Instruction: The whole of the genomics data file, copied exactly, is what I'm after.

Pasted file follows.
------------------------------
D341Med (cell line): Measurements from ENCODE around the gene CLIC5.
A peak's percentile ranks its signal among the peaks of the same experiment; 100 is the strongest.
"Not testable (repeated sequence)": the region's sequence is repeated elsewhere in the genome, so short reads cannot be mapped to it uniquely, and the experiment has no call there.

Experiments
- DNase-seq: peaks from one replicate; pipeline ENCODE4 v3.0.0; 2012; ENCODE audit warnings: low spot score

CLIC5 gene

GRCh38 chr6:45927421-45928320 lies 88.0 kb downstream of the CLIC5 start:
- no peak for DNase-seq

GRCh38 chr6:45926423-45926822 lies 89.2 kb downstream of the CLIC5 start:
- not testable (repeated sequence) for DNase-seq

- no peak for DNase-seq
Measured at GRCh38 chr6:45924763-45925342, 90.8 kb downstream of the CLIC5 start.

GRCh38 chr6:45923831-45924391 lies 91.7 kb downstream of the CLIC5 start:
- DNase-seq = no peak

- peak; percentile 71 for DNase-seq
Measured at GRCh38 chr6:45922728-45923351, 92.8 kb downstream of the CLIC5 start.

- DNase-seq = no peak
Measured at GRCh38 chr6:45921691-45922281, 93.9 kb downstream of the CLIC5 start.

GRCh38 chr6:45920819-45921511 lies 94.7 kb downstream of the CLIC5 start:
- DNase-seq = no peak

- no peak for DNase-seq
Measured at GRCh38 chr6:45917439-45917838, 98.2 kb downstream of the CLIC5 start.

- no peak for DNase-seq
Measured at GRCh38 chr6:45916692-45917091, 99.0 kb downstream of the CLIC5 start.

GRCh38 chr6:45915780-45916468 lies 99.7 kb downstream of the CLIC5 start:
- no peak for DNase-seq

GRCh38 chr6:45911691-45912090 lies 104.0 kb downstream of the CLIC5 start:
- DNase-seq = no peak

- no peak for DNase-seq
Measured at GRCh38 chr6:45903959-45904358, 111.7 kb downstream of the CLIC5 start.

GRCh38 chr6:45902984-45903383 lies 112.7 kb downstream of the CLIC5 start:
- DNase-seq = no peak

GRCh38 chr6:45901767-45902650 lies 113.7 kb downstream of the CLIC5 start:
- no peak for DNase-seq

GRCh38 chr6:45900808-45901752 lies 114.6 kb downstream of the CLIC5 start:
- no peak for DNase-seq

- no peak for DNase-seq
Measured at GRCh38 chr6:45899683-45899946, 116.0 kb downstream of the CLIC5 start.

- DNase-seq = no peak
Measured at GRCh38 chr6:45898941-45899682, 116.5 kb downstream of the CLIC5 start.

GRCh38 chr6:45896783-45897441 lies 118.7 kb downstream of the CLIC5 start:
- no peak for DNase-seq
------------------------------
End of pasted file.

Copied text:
D341Med (cell line): Measurements from ENCODE around the gene CLIC5.
A peak's percentile ranks its signal among the peaks of the same experiment; 100 is the strongest.
"Not testable (repeated sequence)": the region's sequence is repeated elsewhere in the genome, so short reads cannot be mapped to it uniquely, and the experiment has no call there.

Experiments
- DNase-seq: peaks from one replicate; pipeline ENCODE4 v3.0.0; 2012; ENCODE audit warnings: low spot score

CLIC5 gene

GRCh38 chr6:45927421-45928320 lies 88.0 kb downstream of the CLIC5 start:
- no peak for DNase-seq

GRCh38 chr6:45926423-45926822 lies 89.2 kb downstream of the CLIC5 start:
- not testable (repeated sequence) for DNase-seq

- no peak for DNase-seq
Measured at GRCh38 chr6:45924763-45925342, 90.8 kb downstream of the CLIC5 start.

GRCh38 chr6:45923831-45924391 lies 91.7 kb downstream of the CLIC5 start:
- DNase-seq = no peak

- peak; percentile 71 for DNase-seq
Measured at GRCh38 chr6:45922728-45923351, 92.8 kb downstream of the CLIC5 start.

- DNase-seq = no peak
Measured at GRCh38 chr6:45921691-45922281, 93.9 kb downstream of the CLIC5 start.

GRCh38 chr6:45920819-45921511 lies 94.7 kb downstream of the CLIC5 start:
- DNase-seq = no peak

- no peak for DNase-seq
Measured at GRCh38 chr6:45917439-45917838, 98.2 kb downstream of the CLIC5 start.

- no peak for DNase-seq
Measured at GRCh38 chr6:45916692-45917091, 99.0 kb downstream of the CLIC5 start.

GRCh38 chr6:45915780-45916468 lies 99.7 kb downstream of the CLIC5 start:
- no peak for DNase-seq

GRCh38 chr6:45911691-45912090 lies 104.0 kb downstream of the CLIC5 start:
- DNase-seq = no peak

- no peak for DNase-seq
Measured at GRCh38 chr6:45903959-45904358, 111.7 kb downstream of the CLIC5 start.

GRCh38 chr6:45902984-45903383 lies 112.7 kb downstream of the CLIC5 start:
- DNase-seq = no peak

GRCh38 chr6:45901767-45902650 lies 113.7 kb downstream of the CLIC5 start:
- no peak for DNase-seq

GRCh38 chr6:45900808-45901752 lies 114.6 kb downstream of the CLIC5 start:
- no peak for DNase-seq

- no peak for DNase-seq
Measured at GRCh38 chr6:45899683-45899946, 116.0 kb downstream of the CLIC5 start.

- DNase-seq = no peak
Measured at GRCh38 chr6:45898941-45899682, 116.5 kb downstream of the CLIC5 start.

GRCh38 chr6:45896783-45897441 lies 118.7 kb downstream of the CLIC5 start:
- no peak for DNase-seq